Adrian Amos Facing Uncertain Future With Bears

(670 The Score) In the aftermath of a heartbreaking end to a turnaround season, the beacon of hope for Bears players was the reminder in their exit interviews with coach Matt Nagy that this was only their beginning.

Of course, that won't be the case for every single player. For safety Adrian Amos, an impending free agent this offseason, there's no certainty as to what's ahead. That made the sudden ending even more challenging, as Amos understands it's possible he may not be back with the Bears.

"It’s always in the back of your mind and then more to the forefront as these days go on," Amos said after clearing his locker at Halas Hall. "You talk to coaches, talk to (the front office), my agent. Really, it’s nothing in my hands anymore. I put my tape out there. I played with my teammates. I was really focused more on trying to win a Super Bowl this year. Just, man, it’s a hard deal."

At the NFL Combine last February, general manager Ryan Pace indicated the Bears could pursue contract extensions for nose tackle Eddie Goldman and Amos, two 2015 draft picks who have been full-time starters for the entirety of their rookie contracts. The team and Goldman agreed on a four-year, $42-million contract extension in early September. Amos didn't get a new deal.

The 25-year-old Amos has played in 60 games (56 starts) during his first four NFL seasons, recording 269 tackles, three interceptions and 18 pass breakups. In 2018, he started every game and logged 73 tackles, two interceptions and nine pass breakups in his best statistical season.

"I always come out here and give it my all," Amos said. "This year, we were a better team. We had a lot of success on defense this year. I feel like I’ve been pretty consistent over my years here. You have bad games here and there. You have great games here and there. Overall, I just hope my tape speaks for itself. 

"When coaches watch my film, (people) upstairs, they see what I bring to the table as far as communication, athleticism, everything they would want to see. I hope they’ve seen it, but I can’t worry about what they did see because it’s already happened."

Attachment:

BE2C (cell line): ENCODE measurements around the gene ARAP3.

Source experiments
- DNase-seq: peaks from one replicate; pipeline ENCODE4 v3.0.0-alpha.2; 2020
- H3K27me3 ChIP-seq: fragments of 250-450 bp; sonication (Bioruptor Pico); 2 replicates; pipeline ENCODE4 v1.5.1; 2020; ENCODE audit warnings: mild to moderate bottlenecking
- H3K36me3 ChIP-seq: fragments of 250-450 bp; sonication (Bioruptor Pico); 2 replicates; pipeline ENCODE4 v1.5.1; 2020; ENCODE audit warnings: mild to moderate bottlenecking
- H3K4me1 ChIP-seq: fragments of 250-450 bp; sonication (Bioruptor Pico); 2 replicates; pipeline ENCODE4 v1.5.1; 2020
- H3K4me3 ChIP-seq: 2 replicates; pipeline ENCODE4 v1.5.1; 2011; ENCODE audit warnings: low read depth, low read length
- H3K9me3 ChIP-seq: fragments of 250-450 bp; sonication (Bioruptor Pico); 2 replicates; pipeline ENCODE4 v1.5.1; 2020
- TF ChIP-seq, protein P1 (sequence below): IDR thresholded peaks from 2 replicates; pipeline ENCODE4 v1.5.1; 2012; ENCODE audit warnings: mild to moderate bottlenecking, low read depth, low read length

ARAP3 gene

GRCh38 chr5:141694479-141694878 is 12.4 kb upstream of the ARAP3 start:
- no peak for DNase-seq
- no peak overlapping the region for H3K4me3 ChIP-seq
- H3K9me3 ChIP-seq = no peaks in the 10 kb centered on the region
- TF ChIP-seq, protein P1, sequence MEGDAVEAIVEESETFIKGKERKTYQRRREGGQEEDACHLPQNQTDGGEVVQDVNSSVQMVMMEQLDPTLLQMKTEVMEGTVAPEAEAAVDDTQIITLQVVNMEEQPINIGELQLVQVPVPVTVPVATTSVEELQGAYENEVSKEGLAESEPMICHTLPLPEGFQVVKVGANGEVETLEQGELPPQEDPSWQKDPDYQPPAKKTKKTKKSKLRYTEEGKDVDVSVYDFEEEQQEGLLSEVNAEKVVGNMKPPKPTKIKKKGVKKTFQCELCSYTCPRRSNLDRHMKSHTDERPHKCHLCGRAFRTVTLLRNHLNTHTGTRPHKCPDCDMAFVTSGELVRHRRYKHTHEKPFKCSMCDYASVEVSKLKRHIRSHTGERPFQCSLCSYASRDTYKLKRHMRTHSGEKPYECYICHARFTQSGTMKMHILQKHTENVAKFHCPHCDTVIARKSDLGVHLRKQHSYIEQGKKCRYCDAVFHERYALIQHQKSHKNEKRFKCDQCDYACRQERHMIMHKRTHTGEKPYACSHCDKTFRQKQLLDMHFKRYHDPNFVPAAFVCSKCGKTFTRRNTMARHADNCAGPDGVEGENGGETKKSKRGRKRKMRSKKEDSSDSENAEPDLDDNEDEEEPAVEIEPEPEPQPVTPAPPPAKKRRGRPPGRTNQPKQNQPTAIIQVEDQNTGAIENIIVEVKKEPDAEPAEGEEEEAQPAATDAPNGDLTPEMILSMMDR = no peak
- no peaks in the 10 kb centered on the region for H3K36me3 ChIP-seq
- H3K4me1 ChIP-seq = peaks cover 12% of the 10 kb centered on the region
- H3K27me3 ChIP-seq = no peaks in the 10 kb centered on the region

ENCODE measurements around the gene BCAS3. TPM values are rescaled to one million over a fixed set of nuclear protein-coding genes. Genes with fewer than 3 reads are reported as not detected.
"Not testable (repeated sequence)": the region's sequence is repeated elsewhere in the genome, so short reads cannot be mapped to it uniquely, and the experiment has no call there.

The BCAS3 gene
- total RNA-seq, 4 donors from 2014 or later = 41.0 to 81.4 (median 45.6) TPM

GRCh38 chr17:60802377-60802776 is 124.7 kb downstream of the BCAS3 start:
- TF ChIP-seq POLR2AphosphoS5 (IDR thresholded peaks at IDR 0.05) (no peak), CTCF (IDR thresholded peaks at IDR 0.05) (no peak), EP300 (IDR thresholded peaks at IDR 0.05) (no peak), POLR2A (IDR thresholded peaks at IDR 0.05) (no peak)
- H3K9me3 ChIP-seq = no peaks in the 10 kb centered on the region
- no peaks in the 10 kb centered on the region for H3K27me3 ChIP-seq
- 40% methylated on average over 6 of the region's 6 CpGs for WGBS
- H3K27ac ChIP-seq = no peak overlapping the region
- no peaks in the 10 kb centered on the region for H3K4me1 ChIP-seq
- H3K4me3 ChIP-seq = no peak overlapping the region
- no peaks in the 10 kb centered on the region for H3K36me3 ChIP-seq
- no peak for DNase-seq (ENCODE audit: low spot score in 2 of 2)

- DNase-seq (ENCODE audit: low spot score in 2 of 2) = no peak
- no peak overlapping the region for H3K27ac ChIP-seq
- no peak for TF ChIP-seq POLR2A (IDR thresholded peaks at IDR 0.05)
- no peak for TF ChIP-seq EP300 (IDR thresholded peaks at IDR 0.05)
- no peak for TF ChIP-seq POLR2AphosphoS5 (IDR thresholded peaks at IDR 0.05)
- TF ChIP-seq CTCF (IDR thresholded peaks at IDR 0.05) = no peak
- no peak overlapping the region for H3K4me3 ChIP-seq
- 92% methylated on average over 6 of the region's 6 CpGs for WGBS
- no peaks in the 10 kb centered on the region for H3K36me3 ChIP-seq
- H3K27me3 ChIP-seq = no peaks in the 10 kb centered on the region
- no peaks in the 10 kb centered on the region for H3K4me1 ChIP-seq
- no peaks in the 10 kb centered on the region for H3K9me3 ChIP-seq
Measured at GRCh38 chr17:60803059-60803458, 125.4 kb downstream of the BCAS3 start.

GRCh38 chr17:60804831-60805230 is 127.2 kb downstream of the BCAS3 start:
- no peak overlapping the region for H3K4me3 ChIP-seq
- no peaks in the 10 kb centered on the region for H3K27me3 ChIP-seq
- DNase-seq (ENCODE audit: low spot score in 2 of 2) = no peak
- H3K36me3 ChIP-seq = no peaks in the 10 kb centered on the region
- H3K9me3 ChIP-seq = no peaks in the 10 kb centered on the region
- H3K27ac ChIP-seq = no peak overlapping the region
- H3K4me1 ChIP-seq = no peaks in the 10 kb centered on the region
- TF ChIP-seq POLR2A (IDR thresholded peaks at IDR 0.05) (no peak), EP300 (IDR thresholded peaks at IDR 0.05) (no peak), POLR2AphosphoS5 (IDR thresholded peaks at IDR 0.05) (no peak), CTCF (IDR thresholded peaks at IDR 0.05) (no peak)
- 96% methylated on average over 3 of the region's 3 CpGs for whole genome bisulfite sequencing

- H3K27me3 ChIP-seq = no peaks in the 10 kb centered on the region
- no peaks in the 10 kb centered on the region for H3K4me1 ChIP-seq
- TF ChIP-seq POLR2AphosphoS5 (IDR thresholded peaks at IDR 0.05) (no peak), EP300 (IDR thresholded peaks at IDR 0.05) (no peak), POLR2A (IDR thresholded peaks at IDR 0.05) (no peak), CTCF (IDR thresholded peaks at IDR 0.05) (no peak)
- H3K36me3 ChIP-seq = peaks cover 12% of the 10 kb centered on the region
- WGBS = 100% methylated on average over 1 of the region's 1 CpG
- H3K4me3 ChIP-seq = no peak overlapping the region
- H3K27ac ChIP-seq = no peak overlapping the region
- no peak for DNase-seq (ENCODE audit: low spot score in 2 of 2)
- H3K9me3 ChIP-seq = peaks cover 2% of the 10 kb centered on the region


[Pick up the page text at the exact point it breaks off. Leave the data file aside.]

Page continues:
The Bears will have limited cap space this spring after making major investments last offseason, led by the record six-year, $141-million deal awarded to star outside linebacker Khalil Mack. The team is projected to have just shy of $19.7 million in cap room (assuming a $189-million team cap total) this spring, according to Spotrac. Nickel corner Bryce Callahan and right tackle Bobby Massie are the other starters slated to hit the open market.

What the Bears have planned for Amos remains to be seen, but if there was a hint in the team's season-ending press conference Monday, it was Pace referencing his success with mid-round picks -- All-Pro safety Eddie Jackson was a fourth-round selection in 2016, and Amos was taken in the fifth round in 2015.

Answers for Amos will follow in the coming months, though the realities returned to mind when the fun of this season came to an end.

"I’ve been having fun and riding this wave of the season," he said. "I talk to my boys. Obviously, I talk back and forth with my teammates about certain stuff here and there about trying to get back and different things like that. All in all, I’ve really been focusing on trying to get to the Super Bowl. But we came up short."

Chris Emma covers the Bears, Chicago’s sports scene and more for Follow him on Twitter @CEmma670.​​